Again and again, they are critisized, bands that came together not of their own accord but on account of producers or concert organizers and event managers. Yet jazz history owes some of its most thrilling recordings to exactly this circumstance; the engagement of a third party who made it possible for musicians to leave their own beaten tracks and try out something unexpectedly new. This duo, comprising the old French master of modern saxophone playing, Francois Jeanneau and his pianist and partner Uli Lenz, sixteen years younger, owes its existence to the Goethe Institute in Pakistan, which had been on the look out for an appropriate French partner to go on tour with the German virtuoso on piano. And so something that both musicians had not expected became a reality; a duo was born, that despite all their differences, in its density and in their mutual prevalence, is reminiscent of that unique recording of the Steve Lacy/Mal Waldron Trio.
In this formation, Jeanneau plays only, exclusively, his soprano instrument. Even before Coltrane and Lacy, in his younger days, Jeanneau listened to Sidney Bechet – and so his playing is informed most of all by a clear, elegant performance of melodic lines, despite all his ‘new jazz’ experience. Uli Lenz, often a ‘power player’, full of the frank admiration for McCoy Tyner and Elvin Jones, is a virtuoso partner with equal rights, underlining with sensitive rhythmic and harmonic accompaniment.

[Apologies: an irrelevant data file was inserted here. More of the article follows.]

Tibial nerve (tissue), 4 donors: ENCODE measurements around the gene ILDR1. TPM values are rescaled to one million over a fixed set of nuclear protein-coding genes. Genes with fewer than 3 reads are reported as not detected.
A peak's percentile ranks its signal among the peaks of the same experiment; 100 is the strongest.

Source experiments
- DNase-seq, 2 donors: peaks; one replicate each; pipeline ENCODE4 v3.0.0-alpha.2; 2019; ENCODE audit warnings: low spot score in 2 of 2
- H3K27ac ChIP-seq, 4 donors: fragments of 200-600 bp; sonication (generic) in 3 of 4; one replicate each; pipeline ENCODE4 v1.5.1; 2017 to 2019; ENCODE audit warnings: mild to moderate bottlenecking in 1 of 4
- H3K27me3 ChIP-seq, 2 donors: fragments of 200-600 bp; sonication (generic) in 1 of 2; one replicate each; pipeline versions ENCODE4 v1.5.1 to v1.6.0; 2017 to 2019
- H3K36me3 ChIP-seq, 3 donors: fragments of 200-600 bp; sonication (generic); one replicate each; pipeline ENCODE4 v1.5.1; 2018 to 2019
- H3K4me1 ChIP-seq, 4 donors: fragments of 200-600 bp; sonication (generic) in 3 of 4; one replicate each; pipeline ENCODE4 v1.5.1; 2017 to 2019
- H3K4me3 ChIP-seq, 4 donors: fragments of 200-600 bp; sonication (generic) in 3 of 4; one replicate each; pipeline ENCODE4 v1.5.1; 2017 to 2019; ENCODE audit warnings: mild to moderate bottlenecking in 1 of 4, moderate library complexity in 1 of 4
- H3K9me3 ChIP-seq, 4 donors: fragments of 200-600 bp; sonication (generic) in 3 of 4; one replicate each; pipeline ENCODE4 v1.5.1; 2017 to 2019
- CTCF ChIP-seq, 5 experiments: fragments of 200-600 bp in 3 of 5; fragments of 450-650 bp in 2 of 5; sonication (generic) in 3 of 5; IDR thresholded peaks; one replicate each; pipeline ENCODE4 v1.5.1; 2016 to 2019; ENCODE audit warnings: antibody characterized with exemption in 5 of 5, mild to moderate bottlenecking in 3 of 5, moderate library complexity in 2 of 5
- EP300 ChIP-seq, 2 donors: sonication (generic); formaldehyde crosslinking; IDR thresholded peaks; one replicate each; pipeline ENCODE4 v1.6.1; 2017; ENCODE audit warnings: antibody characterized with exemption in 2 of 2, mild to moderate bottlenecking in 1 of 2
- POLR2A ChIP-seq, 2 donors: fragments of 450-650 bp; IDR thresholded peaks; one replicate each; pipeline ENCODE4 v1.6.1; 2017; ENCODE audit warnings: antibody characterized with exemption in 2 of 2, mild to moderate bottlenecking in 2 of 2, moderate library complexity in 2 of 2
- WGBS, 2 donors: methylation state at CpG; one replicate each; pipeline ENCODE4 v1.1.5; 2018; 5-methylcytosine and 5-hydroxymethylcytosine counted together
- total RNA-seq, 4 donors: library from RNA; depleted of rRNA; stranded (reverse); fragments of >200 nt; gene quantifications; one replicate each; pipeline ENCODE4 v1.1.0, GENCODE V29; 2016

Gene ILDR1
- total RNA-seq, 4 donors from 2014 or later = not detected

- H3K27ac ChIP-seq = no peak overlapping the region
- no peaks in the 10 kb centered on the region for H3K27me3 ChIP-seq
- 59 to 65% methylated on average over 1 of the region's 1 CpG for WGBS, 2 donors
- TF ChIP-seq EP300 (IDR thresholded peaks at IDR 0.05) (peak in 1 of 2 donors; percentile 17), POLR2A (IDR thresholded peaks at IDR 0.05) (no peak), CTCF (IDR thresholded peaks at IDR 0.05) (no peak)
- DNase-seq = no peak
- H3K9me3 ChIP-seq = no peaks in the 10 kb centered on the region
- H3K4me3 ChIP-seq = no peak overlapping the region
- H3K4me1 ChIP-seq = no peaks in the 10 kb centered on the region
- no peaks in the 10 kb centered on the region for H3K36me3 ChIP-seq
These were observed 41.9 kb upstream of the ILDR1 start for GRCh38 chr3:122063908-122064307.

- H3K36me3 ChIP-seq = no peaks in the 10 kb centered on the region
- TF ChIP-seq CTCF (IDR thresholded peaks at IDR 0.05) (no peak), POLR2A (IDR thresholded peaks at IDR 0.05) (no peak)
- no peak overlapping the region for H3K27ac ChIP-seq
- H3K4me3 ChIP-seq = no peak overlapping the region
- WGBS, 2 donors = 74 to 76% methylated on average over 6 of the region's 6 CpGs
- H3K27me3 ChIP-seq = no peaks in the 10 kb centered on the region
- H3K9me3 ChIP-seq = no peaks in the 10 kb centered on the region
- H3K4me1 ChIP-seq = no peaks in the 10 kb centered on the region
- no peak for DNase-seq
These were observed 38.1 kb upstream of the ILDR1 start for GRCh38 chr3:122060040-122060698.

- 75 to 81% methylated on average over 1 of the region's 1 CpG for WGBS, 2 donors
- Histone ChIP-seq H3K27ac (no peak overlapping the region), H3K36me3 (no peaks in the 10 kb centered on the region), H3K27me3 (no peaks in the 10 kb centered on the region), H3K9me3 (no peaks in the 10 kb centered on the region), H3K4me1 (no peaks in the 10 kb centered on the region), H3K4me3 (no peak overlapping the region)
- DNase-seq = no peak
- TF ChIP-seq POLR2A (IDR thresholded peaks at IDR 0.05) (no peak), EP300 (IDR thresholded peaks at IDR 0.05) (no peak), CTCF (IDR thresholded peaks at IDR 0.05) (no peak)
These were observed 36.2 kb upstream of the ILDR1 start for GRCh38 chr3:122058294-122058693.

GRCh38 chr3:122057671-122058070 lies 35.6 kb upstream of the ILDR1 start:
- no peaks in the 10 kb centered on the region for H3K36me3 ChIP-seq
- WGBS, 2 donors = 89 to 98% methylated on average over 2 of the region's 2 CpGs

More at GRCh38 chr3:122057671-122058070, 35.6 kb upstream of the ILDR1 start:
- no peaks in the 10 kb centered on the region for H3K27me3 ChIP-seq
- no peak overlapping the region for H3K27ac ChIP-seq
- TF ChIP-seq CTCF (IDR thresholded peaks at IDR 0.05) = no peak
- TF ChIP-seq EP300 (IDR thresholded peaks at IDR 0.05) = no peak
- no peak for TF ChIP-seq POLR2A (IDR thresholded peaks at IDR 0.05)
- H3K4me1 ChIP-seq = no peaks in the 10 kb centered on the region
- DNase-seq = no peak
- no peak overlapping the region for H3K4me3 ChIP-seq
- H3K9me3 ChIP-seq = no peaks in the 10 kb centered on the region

In the ‘A-Trane’ in Berlin, ‘Deutschland Radio’ came and listened to a performance a bit over two years ago. It has recorded a captivating recital, the tension mounting without slackening throughout its entirety, while the subtlety of the dialogue – as is impressively to be heard on this CD - leaves the audience speechless. This is truly the ‘Art of the Duo’.
The original recension in German can be found under www.rondomagazin.de.
Translated by Aparajita Koch